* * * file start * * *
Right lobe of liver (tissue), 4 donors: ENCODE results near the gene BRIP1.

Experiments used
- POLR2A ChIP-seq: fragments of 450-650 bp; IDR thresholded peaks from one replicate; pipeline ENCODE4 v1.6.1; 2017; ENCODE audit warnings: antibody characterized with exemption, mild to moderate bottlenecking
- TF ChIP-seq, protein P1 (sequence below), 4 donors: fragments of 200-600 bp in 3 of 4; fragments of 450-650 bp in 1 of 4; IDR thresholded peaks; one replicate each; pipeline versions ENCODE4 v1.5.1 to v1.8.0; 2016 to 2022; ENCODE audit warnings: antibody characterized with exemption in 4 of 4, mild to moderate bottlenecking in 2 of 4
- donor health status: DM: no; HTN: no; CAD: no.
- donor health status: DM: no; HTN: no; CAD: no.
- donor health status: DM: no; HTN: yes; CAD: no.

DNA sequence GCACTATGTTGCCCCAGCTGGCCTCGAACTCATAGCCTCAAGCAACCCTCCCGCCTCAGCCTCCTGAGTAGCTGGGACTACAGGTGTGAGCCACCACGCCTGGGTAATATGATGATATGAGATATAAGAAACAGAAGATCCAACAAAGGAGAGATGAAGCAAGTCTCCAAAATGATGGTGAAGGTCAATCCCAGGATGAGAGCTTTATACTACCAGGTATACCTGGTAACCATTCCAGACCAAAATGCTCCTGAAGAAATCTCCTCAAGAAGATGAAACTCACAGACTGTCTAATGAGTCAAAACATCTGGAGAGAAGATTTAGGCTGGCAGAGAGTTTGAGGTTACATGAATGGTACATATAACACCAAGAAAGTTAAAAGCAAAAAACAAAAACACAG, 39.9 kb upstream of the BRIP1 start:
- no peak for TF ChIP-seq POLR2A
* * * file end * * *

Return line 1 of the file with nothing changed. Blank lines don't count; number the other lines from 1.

Right lobe of liver (tissue), 4 donors: ENCODE results near the gene BRIP1.